City officials across the country are increasingly gaining access to more and more data about income, crime, traffic patterns, health and safety issues, and parking issues, and transforming the way cities function. The use of data by mayors and other officials to improve city operations is on the rise and will continue to see big changes says Stephen Goldsmith, a professor of government and director of Innovations in Government Program at Harvard Kennedy School. He recently told the Wall Street Journal that “in terms of city governance, we are at one of the most consequential periods in the last century.”
City governments are now able to collect and use more and more data, thanks to a number of technological changes. These advances include:
- The growth in cloud computing, which lowers the cost of storing data.
- New innovations in machine learning, to help in the analysis of data.
- The Internet of Things, and increase in use of sensors to track a variety of information, from crime statistics to traffic patterns.
- The widespread use of smartphone apps and mobile devices to help city workers keep track of problems and feed this information back to city hall.
The rise in data collection has led to a concern about privacy for citizens. Even though most cities have policies to protect their citizens’ privacy, the use of sensors, videos, and other technology make it relatively easy for tech-savvy users to figure out many details about an individual’s life.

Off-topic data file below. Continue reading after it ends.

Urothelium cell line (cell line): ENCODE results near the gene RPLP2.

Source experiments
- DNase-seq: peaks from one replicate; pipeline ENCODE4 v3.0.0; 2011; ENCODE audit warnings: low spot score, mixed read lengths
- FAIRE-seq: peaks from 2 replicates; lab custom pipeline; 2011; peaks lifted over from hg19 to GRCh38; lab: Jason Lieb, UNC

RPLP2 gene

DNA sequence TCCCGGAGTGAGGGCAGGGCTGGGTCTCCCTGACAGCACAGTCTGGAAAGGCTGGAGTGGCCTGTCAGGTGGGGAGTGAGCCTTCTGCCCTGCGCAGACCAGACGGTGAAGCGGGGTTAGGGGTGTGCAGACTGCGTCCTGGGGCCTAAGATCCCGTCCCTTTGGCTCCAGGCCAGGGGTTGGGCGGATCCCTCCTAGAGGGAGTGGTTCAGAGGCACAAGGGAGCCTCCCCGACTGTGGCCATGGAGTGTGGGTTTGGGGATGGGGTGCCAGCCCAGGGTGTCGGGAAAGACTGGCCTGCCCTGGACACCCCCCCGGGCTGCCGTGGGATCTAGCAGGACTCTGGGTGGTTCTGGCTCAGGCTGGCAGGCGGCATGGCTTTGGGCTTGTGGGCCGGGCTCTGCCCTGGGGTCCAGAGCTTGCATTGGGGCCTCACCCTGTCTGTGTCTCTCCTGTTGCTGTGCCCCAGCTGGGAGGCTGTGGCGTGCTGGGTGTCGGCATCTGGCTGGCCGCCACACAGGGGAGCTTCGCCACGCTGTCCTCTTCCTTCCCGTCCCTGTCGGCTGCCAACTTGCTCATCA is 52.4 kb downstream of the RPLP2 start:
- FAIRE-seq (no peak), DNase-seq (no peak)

City officials have used data to anticipate and solve a variety of problems.
- Although the number of deaths by fire has declined in recent years, there were still 2,685 deaths in 2015. The use of a smoke detector is crucial in preventing fire related deaths and injury. The city of New Orleans identified vulnerable areas in the city where homes most likely lacked smoke detectors and posed the greatest risk for fire fatalities by using data collected on these neighborhoods. The fire department has since installed about 18,000 fire detectors in homes since 2015.
- Cities are using sensors through the Internet of Things, to keep track of such things as leaky water pipes, electric meter use, parking meter violations, and traffic patterns. Sensors can even be used to count foot traffic to assist entrepreneurs who are looking to open up a retail business.
- Building code inspectors are now better able to use smartphone apps and mobile devices to identify, photograph and document where blighted properties are located in the city.
Cities are also able to collect data and solve problems related to air quality control, inspections of restaurants with greatest risk for the spread of food-borne illnesses, and garbage collection and management.
Source: Wall Street Journal, “The Rise of the Smart City,” April 16, 2017, Michael Totty
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